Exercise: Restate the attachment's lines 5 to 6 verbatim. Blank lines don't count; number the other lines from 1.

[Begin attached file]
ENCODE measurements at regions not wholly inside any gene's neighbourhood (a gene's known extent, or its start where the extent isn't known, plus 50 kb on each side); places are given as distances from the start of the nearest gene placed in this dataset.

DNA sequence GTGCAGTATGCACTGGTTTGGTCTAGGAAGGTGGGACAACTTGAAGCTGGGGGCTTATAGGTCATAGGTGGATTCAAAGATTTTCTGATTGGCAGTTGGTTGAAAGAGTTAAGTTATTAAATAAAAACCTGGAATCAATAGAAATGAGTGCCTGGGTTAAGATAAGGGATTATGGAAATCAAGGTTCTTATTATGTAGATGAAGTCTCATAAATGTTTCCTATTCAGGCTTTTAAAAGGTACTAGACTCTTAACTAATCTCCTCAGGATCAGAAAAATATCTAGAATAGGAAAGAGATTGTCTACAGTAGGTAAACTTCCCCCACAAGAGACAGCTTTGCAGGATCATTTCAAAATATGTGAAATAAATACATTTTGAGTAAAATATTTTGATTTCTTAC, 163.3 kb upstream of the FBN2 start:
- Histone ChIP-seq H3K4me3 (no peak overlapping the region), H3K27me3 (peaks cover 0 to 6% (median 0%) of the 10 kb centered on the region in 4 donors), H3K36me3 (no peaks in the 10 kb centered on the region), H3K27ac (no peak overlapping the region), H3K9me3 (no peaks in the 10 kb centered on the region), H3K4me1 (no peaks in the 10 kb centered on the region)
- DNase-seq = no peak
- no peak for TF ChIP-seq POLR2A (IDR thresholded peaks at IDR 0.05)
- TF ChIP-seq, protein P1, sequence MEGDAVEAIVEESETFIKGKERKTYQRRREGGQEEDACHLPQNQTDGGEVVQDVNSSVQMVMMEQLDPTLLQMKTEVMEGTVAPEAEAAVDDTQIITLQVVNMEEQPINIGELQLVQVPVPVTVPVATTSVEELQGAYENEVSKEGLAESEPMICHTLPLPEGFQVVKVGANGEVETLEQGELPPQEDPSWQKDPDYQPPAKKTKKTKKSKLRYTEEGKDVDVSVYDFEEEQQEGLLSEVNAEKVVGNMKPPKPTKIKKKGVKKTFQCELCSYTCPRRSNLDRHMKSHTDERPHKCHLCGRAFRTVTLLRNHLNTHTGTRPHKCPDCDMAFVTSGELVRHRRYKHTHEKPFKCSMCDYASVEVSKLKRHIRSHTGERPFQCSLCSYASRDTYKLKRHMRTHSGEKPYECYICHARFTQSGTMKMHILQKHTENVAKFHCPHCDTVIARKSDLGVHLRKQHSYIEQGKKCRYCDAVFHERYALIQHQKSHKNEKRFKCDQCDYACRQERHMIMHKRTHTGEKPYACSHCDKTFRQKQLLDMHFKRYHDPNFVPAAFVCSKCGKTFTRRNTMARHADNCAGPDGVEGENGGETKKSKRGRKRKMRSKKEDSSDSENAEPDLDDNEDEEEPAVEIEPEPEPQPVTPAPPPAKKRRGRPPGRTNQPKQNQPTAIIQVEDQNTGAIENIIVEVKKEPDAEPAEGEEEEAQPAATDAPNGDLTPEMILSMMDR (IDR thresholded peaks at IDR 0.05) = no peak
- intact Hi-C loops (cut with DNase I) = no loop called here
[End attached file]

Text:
- no peak for TF ChIP-seq POLR2A (IDR thresholded peaks at IDR 0.05)
- TF ChIP-seq, protein P1, sequence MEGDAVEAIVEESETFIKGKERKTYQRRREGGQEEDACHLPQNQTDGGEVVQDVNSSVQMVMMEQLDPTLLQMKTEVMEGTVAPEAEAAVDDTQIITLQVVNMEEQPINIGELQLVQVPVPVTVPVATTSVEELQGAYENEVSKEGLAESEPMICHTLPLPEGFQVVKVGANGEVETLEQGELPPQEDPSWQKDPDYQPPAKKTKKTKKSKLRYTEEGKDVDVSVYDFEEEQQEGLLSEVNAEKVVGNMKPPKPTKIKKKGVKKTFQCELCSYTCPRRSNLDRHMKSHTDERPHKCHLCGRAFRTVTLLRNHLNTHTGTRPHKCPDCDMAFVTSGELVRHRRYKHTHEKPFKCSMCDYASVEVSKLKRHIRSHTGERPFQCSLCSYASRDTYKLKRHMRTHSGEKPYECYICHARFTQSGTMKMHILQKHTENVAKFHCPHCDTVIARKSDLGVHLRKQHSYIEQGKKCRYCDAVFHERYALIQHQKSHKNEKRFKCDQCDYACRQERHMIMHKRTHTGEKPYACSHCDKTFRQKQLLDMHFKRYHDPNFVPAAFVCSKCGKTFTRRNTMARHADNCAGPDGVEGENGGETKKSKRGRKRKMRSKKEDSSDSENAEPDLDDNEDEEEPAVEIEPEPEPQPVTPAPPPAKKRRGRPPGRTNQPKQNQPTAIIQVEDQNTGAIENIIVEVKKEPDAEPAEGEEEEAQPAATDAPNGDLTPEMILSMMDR (IDR thresholded peaks at IDR 0.05) = no peak